Those who have some money to spare should make sure they are putting most of it into paying off debt rather than building up savings, a financial expe…
Those who have some money to spare should make sure they are putting most of it into paying off debt rather than building up savings, a financial expert has advised.
Head of consumer finance at lovemoney.com Ed Bowsher remarked: “While interest rates are low, more of your repayments will go towards paying off your actual debt rather than on interest charges.”
This is because while debt can be cut through repayments reducing it quickly at a time when low interest costs mean it is only rising slowly, paying money into a savings account will offer a low return due to the current 0.5 per cent base rate.
Mr Bowsher added: “Then, when interest rates inevitably rise, your outstanding debt will be smaller and the interest rate rise won’t be as painful as it might otherwise have been.”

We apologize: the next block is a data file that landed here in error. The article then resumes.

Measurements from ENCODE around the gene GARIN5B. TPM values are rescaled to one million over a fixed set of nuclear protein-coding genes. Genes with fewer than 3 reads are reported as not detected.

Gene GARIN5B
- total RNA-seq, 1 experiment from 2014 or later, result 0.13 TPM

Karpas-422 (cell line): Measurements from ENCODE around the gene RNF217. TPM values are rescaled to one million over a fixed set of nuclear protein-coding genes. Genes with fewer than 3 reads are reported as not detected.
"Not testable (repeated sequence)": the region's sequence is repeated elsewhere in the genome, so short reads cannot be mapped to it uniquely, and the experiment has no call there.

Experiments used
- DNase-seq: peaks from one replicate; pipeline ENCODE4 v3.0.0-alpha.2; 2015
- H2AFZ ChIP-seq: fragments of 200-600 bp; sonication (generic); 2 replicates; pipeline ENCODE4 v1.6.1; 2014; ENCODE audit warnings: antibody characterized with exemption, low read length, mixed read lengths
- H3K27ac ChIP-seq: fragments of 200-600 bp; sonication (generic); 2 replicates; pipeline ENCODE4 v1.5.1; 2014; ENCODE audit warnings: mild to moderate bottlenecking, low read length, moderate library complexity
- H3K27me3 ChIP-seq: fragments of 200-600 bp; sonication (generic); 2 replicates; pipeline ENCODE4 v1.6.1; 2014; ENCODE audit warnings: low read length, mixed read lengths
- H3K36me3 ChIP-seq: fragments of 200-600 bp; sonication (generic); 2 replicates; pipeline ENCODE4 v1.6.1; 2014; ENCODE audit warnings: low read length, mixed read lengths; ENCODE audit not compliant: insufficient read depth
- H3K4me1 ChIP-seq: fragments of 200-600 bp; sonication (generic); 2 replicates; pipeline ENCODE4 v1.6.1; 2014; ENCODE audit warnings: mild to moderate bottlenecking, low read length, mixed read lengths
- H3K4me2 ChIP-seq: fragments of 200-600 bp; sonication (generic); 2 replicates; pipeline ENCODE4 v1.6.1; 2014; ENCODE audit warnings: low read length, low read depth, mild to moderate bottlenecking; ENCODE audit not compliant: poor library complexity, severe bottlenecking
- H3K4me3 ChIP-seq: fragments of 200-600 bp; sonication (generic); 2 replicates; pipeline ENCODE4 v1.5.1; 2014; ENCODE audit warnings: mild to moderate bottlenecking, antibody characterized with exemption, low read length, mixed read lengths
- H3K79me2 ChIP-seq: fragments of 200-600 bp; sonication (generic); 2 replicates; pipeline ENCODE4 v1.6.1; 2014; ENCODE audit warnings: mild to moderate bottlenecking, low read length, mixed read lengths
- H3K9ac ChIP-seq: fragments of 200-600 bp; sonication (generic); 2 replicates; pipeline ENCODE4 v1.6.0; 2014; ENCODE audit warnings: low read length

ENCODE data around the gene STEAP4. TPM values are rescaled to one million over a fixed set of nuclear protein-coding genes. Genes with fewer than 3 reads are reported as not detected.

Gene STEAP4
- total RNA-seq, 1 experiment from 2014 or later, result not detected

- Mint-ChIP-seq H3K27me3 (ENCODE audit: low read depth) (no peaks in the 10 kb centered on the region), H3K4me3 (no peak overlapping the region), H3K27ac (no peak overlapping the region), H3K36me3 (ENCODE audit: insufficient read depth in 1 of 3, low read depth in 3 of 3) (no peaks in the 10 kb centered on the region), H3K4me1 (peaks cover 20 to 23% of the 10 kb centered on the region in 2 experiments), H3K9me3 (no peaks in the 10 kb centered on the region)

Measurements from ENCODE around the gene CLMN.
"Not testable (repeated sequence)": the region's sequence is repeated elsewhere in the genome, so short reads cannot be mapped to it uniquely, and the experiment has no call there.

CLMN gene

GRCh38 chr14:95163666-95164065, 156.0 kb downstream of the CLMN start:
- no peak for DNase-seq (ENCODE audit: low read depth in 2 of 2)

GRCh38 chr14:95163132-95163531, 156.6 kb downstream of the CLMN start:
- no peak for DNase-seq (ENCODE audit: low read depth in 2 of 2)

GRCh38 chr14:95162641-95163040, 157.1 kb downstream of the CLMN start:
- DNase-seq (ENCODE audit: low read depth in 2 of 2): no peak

However, the expert stated this advice comes with the caveat that it is useful to have some savings to deal with any sudden emergency, such as illness or the loss of a job.
The current base rate has been held at its record low level of 0.5 per cent since March 2009, with the previous floor being two per cent for a few months in 1951.
Evidence of consumers taking advantage of the situation to pay down debt – something some may have been able to do because they have tracker mortgages and have saved money on repayments – has been provided by credit reference agency Experian.
It has revealed 36.1 per cent of those who have asked for a copy of their credit file from it since the 0.5 per cent level came into effect have used spare cash to reduce what they owe.
By Amy White